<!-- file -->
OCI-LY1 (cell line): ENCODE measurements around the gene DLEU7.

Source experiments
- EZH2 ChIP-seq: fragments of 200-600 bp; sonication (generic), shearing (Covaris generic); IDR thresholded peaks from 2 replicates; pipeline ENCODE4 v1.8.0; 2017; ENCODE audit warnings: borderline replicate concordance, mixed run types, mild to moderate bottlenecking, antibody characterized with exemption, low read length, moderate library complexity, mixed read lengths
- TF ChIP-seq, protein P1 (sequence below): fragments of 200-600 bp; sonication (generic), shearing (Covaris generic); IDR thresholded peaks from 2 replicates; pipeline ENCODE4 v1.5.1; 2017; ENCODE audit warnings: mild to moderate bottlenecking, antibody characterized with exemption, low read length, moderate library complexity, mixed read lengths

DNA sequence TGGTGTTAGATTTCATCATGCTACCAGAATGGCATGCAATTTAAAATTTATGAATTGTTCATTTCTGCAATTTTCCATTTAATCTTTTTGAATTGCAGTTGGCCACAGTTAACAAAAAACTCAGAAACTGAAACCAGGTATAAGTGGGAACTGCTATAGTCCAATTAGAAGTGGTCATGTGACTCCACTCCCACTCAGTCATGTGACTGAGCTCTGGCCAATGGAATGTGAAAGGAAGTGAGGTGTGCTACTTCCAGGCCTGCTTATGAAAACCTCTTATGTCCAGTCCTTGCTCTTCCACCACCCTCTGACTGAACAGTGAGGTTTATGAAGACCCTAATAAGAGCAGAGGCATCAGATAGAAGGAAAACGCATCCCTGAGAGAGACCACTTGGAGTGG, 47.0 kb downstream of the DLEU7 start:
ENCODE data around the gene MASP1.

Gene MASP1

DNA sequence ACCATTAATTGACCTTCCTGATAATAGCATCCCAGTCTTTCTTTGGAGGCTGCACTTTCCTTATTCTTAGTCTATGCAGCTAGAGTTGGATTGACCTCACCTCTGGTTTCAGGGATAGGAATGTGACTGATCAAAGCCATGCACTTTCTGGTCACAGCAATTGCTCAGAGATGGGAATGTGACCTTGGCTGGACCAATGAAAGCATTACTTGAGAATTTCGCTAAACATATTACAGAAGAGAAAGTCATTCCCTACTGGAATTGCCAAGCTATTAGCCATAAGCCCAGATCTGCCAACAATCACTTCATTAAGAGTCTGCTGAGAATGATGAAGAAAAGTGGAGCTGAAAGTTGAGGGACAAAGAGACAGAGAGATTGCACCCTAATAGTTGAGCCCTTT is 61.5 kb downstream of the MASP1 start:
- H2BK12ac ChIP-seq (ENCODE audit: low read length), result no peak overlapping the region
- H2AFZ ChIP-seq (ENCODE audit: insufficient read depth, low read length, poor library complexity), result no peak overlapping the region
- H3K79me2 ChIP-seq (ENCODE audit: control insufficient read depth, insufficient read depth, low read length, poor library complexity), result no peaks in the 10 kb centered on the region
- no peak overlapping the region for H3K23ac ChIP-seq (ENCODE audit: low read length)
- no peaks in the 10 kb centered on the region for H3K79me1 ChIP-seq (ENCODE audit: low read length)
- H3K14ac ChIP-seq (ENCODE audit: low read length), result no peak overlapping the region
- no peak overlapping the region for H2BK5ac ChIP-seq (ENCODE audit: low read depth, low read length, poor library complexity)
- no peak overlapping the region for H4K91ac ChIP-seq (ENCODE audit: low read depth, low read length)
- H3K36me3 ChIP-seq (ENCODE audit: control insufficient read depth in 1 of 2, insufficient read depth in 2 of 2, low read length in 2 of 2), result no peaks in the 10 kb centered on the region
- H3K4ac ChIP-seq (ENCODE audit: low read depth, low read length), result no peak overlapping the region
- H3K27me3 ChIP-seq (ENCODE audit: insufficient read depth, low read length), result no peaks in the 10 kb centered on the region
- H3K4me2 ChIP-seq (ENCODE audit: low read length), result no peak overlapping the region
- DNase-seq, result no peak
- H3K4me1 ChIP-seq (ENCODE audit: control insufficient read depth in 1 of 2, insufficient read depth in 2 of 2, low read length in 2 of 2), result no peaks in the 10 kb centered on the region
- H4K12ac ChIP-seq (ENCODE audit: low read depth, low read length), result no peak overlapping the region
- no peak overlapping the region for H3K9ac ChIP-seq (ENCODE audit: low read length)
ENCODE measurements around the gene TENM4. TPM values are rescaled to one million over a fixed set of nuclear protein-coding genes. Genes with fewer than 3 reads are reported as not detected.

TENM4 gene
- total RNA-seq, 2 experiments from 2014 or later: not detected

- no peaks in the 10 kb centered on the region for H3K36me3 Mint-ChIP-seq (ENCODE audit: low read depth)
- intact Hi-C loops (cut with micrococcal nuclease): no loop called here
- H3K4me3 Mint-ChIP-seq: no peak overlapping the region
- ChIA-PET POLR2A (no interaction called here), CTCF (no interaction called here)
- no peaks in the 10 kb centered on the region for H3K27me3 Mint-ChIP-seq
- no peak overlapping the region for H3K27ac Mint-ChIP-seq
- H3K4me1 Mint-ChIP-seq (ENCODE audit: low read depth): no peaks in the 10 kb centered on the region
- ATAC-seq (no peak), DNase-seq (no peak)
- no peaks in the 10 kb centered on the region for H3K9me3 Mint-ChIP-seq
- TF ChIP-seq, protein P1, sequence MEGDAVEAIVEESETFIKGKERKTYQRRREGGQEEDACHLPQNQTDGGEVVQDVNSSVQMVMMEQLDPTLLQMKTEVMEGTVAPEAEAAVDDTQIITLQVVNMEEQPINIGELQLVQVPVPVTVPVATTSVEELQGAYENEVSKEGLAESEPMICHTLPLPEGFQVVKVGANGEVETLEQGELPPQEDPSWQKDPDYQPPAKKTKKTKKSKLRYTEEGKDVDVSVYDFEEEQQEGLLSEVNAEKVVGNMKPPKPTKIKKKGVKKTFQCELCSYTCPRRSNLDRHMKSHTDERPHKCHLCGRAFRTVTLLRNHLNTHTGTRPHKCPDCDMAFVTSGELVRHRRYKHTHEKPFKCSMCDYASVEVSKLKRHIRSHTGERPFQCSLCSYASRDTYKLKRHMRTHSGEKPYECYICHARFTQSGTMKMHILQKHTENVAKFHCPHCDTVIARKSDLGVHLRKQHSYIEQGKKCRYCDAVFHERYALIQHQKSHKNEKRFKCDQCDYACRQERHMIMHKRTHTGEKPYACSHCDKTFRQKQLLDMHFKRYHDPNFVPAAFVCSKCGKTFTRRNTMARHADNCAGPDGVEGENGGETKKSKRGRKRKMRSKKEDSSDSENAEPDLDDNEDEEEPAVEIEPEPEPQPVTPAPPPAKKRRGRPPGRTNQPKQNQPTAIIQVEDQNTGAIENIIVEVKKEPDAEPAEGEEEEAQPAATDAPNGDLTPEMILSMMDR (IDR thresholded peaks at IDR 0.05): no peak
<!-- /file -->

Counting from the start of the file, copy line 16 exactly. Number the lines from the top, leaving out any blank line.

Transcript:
- no peak overlapping the region for H4K91ac ChIP-seq (ENCODE audit: low read depth, low read length)